The Wit and Wisdom of Winston Churchill : A Treasury of More than 1000 Quotations
An extremely entertaining compendium of bon mots, anecdotes, and trivia about Winston Churchill from a leading Churchill lecturer and performer -- useful for speakers, students, of history, and World War II buffs, as well as general readers.
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January 25, 1995
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Excerpt from The Wit and Wisdom of Winston Churchill by James C. Humes
Observations and Opinions
Next to the Bible and Shakespeare, Churchill is the most frequent source of quotations. Like Shakespeare, he was a supreme master of the English language and was prolific in his writings.
Shakespeare died at age fifty-two and the concentrated verse of his thirty-seven plays left an immeasurable legacy. Churchill, however, in his sixty-five years in Parliament, left eight vast tomes just of his speeches -- and those do not include his many-volumed histories of two world wars and the English-speaking world. In addition, there are the two biographies, of his ancestor, the Duke of Marlborough, and his father, Lord Randolph Churchill, his early autobiographical adventures, his novel, and books encapsulating many of his columns as a journalist.
Of course, in that massive output not every sentence is a crafted gem, but no public papers of any man in history have ever afforded so many wise epigrams, incisive observations, and pungent wit as those of Churchill.
Like Benjamin Franklin -- another historic personality with multitudinous talents -- Churchill was blessed with a robust sense of humor. He had an acute sense of the foibles of man -- the ambitious, the craven, and the pompous. He could also laugh at himself.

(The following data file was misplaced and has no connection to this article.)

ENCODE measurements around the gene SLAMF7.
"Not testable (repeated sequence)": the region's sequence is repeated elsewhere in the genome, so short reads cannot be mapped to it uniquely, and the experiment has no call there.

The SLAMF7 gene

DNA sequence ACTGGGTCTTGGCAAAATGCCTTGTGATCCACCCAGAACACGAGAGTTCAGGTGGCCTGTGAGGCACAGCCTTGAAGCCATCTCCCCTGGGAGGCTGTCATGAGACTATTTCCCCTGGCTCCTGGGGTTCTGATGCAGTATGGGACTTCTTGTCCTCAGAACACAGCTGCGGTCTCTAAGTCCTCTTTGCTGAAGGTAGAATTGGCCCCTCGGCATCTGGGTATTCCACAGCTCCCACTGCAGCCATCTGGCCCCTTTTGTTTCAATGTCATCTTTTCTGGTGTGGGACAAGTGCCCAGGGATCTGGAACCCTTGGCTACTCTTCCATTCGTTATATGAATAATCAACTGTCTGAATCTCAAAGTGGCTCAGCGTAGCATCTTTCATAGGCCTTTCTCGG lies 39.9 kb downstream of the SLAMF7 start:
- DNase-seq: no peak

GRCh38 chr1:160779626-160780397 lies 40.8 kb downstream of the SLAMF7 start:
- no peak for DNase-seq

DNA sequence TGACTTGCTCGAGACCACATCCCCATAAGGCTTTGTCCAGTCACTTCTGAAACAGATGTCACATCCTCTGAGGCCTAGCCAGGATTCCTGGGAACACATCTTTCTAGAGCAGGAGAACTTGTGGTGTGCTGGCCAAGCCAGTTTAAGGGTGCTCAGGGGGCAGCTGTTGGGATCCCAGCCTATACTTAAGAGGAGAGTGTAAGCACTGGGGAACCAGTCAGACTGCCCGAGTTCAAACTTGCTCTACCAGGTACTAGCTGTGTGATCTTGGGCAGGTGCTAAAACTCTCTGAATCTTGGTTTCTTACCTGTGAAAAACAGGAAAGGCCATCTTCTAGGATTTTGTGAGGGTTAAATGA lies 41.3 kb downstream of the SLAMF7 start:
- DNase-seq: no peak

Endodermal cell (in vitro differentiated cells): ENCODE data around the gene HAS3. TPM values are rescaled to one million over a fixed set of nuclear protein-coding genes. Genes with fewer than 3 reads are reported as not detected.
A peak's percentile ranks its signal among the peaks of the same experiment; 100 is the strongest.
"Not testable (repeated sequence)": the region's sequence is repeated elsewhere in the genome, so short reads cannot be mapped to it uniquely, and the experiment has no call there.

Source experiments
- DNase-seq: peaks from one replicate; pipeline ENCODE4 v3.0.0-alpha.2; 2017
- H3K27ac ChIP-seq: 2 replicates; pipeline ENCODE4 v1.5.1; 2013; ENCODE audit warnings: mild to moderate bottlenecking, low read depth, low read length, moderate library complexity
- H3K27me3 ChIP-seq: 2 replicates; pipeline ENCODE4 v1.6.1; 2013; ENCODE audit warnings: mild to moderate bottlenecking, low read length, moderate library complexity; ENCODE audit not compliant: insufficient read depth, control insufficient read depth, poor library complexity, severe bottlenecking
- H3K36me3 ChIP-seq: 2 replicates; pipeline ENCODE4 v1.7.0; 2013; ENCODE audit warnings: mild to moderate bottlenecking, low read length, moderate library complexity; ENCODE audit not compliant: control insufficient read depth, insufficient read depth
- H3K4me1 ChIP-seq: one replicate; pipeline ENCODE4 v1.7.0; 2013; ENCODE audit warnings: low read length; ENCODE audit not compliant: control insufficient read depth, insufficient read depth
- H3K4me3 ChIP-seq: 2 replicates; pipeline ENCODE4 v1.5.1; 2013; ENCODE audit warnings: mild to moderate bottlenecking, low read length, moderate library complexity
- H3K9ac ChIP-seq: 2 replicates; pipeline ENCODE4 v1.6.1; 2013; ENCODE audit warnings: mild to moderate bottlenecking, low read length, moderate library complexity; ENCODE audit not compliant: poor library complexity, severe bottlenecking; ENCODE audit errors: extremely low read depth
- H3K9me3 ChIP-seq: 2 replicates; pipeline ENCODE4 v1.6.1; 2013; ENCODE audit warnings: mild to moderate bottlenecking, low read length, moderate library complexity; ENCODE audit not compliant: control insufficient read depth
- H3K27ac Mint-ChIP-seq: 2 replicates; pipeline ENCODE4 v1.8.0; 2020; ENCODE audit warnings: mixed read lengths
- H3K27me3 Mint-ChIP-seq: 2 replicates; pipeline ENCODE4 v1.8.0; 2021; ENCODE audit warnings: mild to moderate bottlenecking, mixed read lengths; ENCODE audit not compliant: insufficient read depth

No inhibitions bridled this colossal personality. He freely expressed his tastes and opinions on everything from alcohol to Zionism.
As a young officer at the beginning of his career in public service, he read and reread in his barracks his Bartlett's Familiar Quotations. Seven decades later, his words alone could spawn a special edition of that great quotation classic.
I never worry about action, but only about inaction.
If you travel the earth, you will find it is largely divided into two classes of people -- people who say "I wonder why such and such is not done" and people who say "Now who is going to prevent me from doing that thing?"
Foolish perhaps but I play for high stakes and given an audience there is no act too daring or too noble.
If you cannot best your strongest opponent in the main theater nor he best you; or if it is very unlikely that you do so and if the cost of failure will be very great, then surely it is time to consider whether the downfall of your strongest foe cannot be accomplished through the ruin of his weakest ally, or one of his weaker allies, and in this connection, a host of political, economic and geographical arguments play their part in the argument.
Who can tell how weak the enemy may be behind his flaming front and brazen mask? At what moment will his willpower break?
The short road to ruin is to emulate ... the methods of your adversary.
If we are to supply the needs of the modern world it can only. be done by publicity...and advertising.
Youth is for freedom and reform, maturity for judicious compromise, and old age for stability and repose.
One cannot doubt that flying... must in the future exercise a potent influence, not only in the habits of men, but upon the military destinies of states.
The RAF is the cavalry of modern war.